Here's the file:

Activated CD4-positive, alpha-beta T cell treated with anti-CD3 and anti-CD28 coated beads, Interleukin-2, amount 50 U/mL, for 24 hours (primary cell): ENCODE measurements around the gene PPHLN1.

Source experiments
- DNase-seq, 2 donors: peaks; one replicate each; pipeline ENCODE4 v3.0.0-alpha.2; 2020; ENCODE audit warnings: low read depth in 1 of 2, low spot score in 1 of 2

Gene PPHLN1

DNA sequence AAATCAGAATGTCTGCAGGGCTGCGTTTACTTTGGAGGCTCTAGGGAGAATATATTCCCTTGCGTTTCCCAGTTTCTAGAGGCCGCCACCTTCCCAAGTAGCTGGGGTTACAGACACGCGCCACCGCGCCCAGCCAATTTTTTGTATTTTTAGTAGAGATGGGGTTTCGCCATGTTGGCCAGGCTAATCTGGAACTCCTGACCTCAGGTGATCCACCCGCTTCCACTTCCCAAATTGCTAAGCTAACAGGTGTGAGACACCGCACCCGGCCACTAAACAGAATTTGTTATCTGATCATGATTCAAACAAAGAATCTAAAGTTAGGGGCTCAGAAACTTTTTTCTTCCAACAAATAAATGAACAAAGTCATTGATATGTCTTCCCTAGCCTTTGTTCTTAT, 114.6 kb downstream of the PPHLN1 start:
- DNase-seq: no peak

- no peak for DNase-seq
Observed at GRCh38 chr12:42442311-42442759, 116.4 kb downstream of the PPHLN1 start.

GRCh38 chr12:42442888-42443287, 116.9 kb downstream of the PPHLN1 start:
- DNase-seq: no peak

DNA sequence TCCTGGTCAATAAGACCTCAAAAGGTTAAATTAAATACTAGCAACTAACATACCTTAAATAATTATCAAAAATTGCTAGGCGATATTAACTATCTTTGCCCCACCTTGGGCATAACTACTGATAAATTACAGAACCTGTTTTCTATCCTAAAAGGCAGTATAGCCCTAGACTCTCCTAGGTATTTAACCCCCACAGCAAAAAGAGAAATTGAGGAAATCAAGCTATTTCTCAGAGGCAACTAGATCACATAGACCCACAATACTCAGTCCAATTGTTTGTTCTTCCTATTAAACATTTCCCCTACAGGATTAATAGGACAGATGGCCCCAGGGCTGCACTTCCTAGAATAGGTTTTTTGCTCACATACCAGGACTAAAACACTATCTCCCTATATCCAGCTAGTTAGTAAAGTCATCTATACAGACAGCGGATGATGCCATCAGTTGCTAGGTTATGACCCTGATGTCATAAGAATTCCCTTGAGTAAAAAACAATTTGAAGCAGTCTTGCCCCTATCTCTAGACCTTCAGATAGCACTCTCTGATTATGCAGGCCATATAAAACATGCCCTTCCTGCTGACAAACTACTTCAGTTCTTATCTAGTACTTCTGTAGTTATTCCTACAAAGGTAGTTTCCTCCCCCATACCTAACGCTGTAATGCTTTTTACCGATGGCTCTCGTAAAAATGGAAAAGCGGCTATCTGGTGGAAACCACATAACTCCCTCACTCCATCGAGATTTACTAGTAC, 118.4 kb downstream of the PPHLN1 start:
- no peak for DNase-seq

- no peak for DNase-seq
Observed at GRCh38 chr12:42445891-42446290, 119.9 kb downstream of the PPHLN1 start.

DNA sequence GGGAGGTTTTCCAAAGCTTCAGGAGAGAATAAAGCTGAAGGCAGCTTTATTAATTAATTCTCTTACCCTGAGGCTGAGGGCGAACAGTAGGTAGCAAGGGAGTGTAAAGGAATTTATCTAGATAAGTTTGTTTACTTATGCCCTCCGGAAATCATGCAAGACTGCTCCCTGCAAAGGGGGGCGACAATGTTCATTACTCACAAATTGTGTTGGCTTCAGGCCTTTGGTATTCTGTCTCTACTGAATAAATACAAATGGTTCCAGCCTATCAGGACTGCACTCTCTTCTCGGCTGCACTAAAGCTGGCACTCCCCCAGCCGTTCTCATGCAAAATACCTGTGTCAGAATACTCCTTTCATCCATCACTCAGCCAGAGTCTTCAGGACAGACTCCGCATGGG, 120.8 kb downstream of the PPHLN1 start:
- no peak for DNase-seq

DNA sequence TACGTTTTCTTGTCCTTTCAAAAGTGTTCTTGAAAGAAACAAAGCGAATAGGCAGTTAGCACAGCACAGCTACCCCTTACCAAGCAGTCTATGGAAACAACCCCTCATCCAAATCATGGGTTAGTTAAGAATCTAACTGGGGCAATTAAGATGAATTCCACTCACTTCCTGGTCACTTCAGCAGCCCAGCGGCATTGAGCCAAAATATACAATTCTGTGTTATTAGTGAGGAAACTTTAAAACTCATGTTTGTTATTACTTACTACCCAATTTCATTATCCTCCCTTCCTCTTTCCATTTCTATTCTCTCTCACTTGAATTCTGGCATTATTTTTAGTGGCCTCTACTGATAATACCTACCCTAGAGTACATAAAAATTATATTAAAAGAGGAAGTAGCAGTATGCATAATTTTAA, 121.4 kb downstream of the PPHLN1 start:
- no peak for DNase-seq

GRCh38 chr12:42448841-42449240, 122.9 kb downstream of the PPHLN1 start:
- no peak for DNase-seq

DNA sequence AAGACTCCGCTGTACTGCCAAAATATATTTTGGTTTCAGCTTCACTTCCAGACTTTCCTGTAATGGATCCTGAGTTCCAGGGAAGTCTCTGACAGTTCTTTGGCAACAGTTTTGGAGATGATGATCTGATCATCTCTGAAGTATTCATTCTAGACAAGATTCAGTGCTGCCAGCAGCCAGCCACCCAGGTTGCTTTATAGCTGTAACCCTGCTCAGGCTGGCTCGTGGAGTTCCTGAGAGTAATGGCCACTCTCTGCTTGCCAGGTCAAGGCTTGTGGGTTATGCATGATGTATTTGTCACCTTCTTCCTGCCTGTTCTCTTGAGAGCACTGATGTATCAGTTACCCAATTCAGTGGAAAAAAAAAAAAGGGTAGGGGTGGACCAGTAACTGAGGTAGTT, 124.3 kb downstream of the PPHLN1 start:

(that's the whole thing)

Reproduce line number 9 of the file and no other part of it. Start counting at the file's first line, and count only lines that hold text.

GRCh38 chr12:42442888-42443287, 116.9 kb downstream of the PPHLN1 start: